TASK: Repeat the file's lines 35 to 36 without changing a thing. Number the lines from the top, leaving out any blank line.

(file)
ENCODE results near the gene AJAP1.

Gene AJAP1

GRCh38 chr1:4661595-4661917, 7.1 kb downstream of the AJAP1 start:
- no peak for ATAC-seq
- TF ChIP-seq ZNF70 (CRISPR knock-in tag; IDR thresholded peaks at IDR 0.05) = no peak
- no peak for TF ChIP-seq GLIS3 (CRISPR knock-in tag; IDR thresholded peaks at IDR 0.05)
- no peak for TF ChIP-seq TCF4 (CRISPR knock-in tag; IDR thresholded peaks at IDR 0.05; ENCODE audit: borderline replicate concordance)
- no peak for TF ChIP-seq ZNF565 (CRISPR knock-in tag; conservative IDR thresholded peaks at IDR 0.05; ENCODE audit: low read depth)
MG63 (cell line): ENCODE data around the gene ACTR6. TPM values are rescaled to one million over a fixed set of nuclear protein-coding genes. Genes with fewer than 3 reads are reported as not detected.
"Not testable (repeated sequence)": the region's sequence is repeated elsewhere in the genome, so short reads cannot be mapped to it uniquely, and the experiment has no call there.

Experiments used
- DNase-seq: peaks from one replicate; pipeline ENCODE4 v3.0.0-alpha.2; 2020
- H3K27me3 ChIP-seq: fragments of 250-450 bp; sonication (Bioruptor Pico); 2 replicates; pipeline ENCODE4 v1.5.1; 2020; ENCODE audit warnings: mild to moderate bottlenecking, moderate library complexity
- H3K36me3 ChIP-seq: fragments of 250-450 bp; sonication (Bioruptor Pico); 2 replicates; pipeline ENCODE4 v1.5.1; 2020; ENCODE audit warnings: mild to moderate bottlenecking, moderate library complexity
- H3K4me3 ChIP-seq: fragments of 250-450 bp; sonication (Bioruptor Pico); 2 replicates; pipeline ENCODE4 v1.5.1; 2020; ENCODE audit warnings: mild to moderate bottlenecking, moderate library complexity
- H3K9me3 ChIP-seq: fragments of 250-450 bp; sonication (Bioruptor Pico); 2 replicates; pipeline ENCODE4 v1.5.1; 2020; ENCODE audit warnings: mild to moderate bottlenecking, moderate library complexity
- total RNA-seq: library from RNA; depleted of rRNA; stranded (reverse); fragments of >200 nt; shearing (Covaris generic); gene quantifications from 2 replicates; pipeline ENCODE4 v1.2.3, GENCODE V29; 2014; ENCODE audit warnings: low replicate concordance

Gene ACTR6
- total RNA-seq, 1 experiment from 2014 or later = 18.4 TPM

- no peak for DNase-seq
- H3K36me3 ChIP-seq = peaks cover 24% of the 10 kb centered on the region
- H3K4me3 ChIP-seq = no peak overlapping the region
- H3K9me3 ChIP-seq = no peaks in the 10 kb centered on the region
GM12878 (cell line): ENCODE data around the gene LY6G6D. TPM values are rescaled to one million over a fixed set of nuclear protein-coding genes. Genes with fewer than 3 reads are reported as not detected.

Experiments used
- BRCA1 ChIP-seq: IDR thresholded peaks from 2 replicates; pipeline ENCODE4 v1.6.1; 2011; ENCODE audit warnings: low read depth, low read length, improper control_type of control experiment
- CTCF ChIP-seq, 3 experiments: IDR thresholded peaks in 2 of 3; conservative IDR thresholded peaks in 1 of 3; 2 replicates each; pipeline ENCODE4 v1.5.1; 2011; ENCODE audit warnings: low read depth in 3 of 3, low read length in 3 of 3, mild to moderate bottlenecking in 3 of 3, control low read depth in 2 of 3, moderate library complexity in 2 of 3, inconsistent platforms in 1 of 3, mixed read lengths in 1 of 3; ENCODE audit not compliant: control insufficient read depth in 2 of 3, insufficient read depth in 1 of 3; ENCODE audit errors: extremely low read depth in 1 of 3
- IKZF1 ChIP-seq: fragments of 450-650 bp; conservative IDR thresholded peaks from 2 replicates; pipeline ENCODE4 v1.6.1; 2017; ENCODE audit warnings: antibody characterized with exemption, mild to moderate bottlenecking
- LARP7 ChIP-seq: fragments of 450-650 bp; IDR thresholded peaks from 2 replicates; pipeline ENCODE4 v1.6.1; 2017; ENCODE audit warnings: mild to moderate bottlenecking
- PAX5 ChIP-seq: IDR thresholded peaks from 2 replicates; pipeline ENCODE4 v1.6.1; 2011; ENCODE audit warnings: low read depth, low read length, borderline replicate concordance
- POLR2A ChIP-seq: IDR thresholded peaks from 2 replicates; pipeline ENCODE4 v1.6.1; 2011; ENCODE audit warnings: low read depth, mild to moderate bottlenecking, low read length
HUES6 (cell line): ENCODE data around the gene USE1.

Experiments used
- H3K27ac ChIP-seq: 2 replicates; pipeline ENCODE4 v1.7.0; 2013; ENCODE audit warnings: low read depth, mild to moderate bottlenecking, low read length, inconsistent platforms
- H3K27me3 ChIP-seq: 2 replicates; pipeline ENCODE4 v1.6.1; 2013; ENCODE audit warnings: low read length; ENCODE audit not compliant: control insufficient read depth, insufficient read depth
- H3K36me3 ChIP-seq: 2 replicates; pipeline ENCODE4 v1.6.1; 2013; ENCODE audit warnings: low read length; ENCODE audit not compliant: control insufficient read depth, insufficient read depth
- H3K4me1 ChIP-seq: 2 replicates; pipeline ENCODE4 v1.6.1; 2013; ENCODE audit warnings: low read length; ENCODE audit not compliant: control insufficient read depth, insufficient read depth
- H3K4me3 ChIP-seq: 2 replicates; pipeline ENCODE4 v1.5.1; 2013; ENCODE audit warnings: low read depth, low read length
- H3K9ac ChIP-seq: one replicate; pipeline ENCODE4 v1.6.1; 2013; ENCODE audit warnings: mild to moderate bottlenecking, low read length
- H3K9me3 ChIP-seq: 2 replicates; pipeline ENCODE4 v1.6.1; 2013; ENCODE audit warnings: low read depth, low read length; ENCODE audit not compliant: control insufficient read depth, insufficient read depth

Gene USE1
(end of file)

- H3K27me3 ChIP-seq: 2 replicates; pipeline ENCODE4 v1.6.1; 2013; ENCODE audit warnings: low read length; ENCODE audit not compliant: control insufficient read depth, insufficient read depth
- H3K36me3 ChIP-seq: 2 replicates; pipeline ENCODE4 v1.6.1; 2013; ENCODE audit warnings: low read length; ENCODE audit not compliant: control insufficient read depth, insufficient read depth